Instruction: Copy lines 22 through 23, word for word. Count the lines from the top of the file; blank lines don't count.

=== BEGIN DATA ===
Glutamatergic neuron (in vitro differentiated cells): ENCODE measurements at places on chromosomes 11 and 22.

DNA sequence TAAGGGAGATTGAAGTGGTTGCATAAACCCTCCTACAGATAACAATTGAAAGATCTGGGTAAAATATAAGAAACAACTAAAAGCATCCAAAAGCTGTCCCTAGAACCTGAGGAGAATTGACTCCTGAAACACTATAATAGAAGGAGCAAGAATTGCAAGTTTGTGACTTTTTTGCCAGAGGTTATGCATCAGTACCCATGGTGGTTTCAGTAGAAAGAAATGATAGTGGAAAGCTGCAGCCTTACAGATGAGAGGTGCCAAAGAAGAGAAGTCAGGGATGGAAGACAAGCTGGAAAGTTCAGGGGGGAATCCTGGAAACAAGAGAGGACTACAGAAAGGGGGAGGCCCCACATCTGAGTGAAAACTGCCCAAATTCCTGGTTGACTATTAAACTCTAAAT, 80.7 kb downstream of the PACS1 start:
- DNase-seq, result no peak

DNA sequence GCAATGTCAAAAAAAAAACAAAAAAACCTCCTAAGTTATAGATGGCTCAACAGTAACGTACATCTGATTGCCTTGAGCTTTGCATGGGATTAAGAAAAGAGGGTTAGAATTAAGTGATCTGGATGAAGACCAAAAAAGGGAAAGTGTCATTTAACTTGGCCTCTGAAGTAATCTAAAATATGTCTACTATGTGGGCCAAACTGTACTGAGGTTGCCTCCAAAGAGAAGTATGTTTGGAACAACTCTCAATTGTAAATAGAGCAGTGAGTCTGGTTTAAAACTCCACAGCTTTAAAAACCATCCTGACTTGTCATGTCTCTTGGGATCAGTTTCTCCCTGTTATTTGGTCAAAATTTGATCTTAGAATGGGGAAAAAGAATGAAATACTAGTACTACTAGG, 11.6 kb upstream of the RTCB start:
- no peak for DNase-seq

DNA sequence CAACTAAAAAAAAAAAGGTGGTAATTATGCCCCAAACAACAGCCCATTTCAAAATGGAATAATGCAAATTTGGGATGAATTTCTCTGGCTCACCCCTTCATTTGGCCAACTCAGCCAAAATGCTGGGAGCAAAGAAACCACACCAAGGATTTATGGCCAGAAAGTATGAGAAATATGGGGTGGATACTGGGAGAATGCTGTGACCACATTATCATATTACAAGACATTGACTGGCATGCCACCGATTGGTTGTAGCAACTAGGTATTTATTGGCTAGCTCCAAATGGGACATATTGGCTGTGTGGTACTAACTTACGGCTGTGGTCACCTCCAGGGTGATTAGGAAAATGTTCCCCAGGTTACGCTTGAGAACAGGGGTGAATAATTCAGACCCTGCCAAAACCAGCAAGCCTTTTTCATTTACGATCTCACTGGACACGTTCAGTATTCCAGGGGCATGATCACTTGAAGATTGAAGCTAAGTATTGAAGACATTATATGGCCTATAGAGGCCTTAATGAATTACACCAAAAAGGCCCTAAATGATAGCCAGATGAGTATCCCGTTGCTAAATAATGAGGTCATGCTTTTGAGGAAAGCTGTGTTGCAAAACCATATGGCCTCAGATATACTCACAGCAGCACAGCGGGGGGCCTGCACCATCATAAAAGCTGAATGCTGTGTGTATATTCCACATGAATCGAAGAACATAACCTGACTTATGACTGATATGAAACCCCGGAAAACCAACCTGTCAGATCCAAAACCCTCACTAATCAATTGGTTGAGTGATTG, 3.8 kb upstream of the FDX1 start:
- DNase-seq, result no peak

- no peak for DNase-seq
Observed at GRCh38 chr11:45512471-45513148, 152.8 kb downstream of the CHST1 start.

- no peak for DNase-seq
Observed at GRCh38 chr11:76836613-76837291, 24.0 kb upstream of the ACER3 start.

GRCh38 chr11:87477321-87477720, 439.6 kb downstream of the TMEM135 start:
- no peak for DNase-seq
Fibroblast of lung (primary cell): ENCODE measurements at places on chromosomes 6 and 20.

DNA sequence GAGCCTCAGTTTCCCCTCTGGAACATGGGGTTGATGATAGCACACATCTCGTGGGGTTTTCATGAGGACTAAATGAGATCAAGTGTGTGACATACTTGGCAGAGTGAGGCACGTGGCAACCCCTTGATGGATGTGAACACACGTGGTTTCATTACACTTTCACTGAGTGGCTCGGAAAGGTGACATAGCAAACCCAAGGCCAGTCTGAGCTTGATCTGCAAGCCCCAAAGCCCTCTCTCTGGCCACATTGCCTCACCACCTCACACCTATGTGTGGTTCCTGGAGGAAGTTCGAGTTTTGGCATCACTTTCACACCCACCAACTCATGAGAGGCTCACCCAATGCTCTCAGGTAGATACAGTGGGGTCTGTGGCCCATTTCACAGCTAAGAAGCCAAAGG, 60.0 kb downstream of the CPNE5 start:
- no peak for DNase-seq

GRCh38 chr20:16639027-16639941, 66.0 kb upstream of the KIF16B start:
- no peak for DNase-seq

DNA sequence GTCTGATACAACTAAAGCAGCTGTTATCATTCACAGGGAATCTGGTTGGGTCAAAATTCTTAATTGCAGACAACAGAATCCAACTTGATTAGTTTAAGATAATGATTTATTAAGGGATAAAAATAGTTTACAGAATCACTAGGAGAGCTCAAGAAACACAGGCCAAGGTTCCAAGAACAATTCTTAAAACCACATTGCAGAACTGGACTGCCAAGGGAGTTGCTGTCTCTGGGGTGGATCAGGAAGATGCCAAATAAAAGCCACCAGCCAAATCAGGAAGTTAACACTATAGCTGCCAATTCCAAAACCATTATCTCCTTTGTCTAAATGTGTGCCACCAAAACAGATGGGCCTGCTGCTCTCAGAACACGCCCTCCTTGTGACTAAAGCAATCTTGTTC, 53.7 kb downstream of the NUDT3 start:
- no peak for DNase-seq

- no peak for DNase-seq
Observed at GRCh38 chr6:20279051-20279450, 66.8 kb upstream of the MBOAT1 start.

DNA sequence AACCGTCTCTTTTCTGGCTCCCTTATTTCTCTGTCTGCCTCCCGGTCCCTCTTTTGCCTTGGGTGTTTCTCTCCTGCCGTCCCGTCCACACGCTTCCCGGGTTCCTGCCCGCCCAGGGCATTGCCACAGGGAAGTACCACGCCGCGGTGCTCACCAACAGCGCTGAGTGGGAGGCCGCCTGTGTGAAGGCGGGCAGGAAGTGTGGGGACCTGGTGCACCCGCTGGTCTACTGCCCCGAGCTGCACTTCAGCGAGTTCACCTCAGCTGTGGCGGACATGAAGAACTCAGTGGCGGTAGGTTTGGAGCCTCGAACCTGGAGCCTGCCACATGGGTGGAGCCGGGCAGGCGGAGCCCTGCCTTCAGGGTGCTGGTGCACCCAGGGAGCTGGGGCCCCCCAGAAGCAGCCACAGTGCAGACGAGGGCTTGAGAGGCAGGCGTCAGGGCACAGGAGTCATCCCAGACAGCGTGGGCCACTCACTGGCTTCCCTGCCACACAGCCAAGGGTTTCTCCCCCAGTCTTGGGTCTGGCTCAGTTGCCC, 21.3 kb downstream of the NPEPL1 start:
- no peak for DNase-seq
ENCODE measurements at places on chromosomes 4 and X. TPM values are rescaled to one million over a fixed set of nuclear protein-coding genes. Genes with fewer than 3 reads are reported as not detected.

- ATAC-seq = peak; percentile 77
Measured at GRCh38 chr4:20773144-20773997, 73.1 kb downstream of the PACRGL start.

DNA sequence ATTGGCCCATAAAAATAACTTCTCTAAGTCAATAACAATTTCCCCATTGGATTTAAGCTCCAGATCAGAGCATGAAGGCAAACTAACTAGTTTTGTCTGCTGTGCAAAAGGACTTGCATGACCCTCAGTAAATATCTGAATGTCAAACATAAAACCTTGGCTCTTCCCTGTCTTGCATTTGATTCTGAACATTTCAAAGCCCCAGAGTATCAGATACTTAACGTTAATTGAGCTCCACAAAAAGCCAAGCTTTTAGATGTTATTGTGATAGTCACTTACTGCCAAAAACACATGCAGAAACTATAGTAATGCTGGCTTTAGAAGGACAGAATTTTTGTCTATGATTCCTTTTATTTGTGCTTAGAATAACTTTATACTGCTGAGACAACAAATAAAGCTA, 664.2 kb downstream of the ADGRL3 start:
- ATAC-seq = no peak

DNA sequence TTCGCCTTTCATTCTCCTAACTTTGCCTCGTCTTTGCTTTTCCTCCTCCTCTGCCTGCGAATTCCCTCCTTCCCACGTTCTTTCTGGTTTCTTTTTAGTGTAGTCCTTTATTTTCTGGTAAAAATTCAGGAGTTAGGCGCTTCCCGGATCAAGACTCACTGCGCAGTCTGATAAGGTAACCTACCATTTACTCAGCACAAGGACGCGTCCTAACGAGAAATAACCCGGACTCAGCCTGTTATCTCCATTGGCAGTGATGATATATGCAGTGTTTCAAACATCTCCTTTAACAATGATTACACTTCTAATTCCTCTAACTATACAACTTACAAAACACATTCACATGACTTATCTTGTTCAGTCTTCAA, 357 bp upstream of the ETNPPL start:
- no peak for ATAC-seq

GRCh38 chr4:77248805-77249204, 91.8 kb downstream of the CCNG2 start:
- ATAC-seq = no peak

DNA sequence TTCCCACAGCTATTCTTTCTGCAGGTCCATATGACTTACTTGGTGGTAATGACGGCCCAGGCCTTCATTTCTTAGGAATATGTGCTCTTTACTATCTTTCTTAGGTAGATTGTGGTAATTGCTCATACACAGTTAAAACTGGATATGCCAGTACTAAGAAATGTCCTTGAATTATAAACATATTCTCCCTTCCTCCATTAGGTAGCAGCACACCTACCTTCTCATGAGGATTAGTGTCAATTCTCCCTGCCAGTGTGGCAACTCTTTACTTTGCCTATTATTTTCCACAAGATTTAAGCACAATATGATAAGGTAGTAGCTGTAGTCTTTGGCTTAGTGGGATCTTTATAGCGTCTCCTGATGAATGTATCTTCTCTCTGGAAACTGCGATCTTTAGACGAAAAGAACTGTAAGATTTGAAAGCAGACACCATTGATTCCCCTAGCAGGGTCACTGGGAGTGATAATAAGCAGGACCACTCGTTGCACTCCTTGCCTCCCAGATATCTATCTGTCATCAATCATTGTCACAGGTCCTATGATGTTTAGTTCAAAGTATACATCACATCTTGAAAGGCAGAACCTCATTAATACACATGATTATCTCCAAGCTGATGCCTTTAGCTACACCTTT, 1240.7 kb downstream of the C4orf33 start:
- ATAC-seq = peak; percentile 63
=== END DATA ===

Observed at GRCh38 chr6:20279051-20279450, 66.8 kb upstream of the MBOAT1 start.

DNA sequence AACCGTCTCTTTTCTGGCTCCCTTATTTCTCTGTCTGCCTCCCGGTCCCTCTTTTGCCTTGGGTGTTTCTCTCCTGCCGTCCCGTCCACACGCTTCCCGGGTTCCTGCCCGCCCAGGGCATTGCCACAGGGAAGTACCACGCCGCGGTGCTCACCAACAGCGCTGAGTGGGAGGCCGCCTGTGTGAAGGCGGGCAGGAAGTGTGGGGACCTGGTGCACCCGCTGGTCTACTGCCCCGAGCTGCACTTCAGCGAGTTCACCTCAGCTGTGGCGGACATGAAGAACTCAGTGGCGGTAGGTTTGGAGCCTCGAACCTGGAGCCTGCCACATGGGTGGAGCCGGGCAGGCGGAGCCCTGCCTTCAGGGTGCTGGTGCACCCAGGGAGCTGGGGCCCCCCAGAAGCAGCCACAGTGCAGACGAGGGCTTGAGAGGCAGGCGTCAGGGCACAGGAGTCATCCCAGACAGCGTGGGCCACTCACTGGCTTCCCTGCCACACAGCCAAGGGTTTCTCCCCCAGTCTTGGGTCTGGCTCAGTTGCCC, 21.3 kb downstream of the NPEPL1 start: